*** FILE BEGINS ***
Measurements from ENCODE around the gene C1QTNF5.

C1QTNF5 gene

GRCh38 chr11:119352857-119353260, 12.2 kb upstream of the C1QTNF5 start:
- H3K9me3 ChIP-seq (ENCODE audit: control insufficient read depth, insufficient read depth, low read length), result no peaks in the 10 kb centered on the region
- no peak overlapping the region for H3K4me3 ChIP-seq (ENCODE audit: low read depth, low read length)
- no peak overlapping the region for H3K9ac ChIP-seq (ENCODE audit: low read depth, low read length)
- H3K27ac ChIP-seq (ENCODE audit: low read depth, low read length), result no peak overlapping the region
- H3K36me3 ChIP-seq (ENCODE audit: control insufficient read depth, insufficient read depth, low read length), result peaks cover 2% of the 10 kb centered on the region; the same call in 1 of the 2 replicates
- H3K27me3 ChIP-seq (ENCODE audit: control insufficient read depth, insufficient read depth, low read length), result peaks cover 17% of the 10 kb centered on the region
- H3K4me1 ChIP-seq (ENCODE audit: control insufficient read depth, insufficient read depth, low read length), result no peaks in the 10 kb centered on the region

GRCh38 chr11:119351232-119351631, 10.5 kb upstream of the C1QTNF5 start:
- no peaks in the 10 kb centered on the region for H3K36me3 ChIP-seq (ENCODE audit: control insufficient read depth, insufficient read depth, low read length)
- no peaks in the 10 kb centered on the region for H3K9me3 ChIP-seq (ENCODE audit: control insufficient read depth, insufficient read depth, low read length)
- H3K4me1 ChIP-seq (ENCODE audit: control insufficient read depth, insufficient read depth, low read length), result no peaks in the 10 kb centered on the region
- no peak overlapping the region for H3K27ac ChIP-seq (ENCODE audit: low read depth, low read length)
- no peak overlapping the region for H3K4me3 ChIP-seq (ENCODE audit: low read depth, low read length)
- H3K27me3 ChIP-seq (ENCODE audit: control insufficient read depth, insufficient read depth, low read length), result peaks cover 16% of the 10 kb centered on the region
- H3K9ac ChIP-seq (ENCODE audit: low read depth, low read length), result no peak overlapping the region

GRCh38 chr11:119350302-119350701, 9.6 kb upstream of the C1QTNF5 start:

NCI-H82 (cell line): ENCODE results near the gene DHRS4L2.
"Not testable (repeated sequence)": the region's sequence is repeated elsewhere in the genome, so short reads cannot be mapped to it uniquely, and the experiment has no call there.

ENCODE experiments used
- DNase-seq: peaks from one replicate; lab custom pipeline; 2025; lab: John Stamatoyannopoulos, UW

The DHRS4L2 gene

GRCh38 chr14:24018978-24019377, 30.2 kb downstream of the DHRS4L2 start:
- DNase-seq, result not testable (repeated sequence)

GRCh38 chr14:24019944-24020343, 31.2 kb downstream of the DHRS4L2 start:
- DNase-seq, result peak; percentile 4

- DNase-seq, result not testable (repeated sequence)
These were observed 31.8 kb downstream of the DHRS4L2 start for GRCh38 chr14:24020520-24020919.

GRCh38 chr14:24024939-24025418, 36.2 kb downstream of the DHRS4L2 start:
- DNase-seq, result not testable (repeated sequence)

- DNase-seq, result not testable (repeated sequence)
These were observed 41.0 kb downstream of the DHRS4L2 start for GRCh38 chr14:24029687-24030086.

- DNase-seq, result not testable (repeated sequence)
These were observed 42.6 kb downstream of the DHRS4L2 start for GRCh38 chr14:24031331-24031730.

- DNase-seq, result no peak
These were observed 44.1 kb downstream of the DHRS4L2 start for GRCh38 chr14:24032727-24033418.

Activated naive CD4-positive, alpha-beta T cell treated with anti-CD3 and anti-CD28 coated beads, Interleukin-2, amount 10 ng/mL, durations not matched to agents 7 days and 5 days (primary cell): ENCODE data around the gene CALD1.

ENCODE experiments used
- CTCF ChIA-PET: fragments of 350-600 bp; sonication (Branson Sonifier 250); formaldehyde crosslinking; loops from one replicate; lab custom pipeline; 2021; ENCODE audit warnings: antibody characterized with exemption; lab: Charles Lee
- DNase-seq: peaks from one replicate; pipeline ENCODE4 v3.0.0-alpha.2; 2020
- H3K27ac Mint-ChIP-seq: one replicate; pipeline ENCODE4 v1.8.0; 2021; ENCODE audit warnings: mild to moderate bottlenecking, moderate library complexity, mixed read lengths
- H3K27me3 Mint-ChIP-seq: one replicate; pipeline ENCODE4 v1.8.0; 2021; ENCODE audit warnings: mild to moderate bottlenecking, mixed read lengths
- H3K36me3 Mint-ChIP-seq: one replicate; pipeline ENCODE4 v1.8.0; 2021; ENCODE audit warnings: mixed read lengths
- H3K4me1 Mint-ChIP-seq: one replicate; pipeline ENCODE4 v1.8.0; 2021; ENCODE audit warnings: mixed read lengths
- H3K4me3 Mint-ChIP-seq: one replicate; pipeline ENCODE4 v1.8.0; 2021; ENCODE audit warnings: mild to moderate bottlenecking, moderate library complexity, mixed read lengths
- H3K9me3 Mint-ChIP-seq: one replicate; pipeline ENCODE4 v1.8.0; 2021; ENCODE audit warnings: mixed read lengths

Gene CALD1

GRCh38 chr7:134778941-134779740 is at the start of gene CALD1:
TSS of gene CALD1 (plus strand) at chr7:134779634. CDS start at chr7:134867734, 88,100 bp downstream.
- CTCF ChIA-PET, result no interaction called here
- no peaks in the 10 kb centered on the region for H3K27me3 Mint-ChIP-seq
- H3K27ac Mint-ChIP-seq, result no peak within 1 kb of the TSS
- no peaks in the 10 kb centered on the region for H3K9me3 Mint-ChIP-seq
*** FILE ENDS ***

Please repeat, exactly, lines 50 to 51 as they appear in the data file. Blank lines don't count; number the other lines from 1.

GRCh38 chr7:134778941-134779740 is at the start of gene CALD1:
TSS of gene CALD1 (plus strand) at chr7:134779634. CDS start at chr7:134867734, 88,100 bp downstream.